13. In her submissions Ms Ahmed adopted and developed the points made in the grounds of appeal. She relied mainly on the first ground though she did not resile from the ground concerning the reliance on the appellant’s ability to speak good English. At paragraph 27 the judge had implicitly accepted that the coronavirus threat was not in the UK alone and referred to the fact of India being a red list country. He had not considered what being on the red list entailed. Nor had he explained factors such as the impact of the country being on the red list. The United Kingdom had been quite significantly affected and there were no findings about transmission rates in India or why there were risks at airports, on flights or in India. It was unclear why he felt that there were greater risks in those or anywhere else. There were material omissions in the consideration. Nor had he considered whether the appellant was vaccinated, as it appeared she had been on 6 February 2021, 25 April 2021 and in July 2021. It was clear from what had been said by the appellant’s husband, as noted at paragraph 14 of the judge’s decision, that there was available treatment for the appellant’s health conditions in India. The judge had failed to consider those matters properly.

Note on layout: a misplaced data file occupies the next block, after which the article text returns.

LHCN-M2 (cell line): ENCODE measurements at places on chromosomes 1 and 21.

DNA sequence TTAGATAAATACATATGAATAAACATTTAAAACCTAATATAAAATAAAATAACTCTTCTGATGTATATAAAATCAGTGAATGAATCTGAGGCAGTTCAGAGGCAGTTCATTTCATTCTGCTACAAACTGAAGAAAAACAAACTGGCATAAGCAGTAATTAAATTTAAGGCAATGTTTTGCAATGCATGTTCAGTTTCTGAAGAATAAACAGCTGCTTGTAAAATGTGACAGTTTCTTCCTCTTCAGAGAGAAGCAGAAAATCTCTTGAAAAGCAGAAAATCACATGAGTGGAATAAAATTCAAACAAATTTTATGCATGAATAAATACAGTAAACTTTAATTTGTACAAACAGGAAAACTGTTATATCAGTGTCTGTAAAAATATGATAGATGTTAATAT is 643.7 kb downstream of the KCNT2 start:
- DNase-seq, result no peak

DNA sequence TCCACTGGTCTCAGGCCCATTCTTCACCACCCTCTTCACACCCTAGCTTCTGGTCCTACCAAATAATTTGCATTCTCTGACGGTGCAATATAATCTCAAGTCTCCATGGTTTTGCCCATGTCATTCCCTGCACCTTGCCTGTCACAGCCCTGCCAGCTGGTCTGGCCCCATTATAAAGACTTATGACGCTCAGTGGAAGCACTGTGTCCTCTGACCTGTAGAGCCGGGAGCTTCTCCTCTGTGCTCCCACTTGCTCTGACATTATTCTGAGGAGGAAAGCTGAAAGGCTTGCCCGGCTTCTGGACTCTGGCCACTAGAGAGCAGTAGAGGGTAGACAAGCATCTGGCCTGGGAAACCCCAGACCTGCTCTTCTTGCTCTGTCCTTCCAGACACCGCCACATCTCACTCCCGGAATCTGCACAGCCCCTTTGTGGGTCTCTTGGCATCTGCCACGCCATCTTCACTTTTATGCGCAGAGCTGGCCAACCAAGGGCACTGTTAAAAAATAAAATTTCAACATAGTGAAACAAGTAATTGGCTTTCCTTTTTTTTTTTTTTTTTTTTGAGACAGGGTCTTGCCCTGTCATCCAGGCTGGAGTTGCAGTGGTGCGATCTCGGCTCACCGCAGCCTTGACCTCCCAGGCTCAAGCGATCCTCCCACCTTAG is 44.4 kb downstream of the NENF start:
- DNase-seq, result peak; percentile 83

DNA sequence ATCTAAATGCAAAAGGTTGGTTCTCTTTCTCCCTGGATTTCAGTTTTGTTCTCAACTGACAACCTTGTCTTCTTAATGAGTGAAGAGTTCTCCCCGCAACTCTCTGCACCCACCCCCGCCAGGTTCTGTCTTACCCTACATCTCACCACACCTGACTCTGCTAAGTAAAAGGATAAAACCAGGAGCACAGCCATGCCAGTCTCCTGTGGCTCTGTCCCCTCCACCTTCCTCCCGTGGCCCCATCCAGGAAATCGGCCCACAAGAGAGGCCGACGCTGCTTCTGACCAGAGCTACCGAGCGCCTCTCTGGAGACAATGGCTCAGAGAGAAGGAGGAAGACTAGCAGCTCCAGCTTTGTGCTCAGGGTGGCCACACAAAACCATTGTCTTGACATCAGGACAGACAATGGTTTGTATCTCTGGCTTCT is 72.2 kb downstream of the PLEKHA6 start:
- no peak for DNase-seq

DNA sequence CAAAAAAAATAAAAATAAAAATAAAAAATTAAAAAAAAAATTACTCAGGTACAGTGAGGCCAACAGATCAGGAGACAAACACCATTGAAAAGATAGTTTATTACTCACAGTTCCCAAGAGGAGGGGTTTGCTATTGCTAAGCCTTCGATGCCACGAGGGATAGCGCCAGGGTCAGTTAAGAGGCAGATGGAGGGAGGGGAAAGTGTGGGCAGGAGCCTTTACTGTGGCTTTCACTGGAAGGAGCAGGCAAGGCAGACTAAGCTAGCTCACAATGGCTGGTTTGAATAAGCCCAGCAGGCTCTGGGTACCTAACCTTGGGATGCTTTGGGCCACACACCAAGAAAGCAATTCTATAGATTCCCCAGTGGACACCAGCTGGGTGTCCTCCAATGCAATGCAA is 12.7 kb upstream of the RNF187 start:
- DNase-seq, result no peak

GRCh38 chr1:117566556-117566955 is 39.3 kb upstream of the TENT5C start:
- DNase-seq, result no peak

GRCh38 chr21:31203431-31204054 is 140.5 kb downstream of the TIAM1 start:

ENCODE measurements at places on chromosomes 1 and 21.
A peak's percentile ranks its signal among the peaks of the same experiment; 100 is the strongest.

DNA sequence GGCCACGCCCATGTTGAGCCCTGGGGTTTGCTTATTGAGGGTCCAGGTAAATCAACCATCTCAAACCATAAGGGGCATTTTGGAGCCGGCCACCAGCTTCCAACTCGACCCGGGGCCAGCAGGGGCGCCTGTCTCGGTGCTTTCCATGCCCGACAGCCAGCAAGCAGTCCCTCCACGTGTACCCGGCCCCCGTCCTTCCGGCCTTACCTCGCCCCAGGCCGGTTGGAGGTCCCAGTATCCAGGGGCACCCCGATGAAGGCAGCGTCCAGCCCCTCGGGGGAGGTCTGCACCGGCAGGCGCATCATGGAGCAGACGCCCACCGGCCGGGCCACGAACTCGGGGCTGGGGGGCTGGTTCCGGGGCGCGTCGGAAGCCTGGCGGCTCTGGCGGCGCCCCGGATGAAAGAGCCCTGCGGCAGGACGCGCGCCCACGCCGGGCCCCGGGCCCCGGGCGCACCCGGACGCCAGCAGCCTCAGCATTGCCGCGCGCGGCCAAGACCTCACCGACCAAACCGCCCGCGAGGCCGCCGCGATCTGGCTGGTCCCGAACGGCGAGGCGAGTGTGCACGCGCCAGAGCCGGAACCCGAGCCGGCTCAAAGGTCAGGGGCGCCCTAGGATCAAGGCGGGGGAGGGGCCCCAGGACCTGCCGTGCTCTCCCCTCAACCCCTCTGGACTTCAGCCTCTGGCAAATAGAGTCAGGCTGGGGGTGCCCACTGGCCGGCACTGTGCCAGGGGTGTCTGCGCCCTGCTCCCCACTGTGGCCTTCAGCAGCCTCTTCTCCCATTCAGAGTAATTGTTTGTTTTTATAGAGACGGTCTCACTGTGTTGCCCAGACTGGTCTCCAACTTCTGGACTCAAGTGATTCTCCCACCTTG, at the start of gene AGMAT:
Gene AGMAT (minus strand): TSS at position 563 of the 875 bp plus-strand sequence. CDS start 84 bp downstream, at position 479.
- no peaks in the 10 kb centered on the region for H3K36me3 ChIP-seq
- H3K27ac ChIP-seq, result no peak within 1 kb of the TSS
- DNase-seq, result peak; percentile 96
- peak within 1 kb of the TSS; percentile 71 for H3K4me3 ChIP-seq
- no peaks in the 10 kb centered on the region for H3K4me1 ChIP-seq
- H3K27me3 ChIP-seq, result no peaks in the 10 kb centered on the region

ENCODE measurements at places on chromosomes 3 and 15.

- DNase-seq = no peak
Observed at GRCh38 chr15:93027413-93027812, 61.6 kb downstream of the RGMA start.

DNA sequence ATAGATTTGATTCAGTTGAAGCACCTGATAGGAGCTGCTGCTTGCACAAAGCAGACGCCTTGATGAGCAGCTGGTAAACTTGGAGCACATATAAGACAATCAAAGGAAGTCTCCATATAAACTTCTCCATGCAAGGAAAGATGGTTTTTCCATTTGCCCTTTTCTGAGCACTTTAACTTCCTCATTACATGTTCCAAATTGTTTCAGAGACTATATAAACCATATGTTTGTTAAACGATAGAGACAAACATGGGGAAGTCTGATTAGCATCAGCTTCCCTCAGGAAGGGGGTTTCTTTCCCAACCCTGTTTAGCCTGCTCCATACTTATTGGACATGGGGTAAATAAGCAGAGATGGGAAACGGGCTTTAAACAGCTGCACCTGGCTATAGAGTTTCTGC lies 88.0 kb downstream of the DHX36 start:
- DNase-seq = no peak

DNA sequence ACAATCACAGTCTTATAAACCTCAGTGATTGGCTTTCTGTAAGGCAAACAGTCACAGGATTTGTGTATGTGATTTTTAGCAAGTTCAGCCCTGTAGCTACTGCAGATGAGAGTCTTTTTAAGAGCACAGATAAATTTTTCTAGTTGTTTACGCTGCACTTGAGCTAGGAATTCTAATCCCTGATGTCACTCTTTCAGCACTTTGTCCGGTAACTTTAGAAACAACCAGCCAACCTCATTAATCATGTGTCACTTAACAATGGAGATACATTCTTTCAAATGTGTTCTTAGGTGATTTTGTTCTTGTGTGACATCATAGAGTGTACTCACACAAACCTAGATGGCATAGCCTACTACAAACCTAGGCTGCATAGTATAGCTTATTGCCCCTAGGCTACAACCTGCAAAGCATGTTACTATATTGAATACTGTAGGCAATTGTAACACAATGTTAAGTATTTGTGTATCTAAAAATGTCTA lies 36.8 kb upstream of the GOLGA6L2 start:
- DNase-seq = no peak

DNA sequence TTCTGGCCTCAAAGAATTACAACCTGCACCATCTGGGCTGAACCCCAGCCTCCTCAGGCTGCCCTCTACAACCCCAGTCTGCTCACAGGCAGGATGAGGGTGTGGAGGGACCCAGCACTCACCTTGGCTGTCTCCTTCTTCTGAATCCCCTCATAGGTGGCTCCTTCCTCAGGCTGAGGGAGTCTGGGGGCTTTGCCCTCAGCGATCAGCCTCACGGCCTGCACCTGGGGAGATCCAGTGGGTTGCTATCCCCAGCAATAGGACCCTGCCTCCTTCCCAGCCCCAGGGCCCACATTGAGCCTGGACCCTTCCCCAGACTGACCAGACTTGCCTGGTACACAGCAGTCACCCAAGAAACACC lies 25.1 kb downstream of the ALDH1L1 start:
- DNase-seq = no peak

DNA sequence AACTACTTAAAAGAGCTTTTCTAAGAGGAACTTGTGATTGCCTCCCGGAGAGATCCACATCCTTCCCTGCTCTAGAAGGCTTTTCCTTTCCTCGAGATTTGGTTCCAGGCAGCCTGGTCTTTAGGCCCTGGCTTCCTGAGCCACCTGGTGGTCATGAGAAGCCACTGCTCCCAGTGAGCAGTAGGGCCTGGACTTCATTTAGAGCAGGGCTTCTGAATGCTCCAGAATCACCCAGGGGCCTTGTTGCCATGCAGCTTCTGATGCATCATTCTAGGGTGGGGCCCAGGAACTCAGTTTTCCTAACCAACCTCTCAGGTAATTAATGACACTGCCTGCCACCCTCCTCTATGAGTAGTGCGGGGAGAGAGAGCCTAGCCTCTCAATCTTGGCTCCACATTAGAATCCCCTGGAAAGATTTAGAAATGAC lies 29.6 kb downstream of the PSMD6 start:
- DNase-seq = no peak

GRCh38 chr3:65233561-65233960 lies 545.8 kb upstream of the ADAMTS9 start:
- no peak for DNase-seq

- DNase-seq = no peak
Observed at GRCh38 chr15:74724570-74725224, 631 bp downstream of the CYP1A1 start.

14. Nor was there any analysis of the medical letters. The judge had not considered why the treatment could not be continued in India. There was the advice from three doctors about travel. The hearing had been in July 2021 and the judge had not said why the appellant could not fly despite the lack of updated evidence from the previous November. It was clear that otherwise the appeal would not have been allowed.
15. In his submissions Mr Khan relied on and developed the points made in his Rule 24 response. The central issue was that of the appellant’s significantly compromised immune system. The medical evidence entitled the judge to find as he did. The appellant had been basically isolating and had been advised not to travel since November 2020. She had only had limited vaccination at the time of the hearing. The advice not to travel was in regard to an ongoing situation. In effect, she was being asked to take a risk because of her situation and otherwise the decision would have been different. It was a matter of extraordinary times then and now and hence the appeal being allowed. The judge was not required to await updated evidence. The appellant was still receiving medical treatment and had ongoing health problems and the decision was reasonable.